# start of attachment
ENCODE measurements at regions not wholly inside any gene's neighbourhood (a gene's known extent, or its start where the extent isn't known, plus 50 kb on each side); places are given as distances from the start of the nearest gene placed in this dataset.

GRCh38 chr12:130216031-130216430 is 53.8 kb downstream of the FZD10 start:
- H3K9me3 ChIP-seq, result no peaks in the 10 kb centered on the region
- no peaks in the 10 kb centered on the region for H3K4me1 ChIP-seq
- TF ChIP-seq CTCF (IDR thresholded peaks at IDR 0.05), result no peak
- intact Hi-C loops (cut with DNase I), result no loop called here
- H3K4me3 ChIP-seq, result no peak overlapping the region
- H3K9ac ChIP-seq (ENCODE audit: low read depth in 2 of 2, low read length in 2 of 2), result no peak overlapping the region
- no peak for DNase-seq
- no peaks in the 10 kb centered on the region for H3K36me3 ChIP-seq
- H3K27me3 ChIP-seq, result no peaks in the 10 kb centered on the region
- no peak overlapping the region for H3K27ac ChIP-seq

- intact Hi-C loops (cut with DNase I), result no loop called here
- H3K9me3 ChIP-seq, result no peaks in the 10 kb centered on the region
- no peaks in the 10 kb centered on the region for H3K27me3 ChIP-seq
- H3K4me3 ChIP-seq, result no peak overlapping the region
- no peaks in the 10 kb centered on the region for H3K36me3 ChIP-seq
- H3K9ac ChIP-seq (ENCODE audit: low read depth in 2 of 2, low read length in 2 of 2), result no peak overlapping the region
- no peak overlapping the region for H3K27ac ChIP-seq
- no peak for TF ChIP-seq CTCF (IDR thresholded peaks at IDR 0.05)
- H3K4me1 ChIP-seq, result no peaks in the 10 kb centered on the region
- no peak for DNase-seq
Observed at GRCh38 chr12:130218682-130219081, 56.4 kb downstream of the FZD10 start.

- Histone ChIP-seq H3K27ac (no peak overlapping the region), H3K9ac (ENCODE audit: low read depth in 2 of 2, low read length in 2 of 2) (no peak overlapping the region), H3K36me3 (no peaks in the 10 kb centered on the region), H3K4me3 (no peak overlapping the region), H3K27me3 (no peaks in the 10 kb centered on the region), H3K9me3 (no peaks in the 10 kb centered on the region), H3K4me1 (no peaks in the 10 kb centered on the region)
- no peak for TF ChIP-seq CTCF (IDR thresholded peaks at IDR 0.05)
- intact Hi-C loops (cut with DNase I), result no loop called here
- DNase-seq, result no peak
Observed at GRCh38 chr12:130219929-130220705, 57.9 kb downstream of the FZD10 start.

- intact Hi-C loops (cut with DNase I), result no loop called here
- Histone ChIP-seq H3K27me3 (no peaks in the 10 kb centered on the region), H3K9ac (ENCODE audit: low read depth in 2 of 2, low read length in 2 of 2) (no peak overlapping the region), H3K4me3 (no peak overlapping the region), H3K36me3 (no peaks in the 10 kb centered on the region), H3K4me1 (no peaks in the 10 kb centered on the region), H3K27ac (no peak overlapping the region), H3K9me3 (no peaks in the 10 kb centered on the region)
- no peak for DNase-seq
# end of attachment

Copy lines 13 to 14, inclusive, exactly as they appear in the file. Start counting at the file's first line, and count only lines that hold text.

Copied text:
- intact Hi-C loops (cut with DNase I), result no loop called here
- H3K9me3 ChIP-seq, result no peaks in the 10 kb centered on the region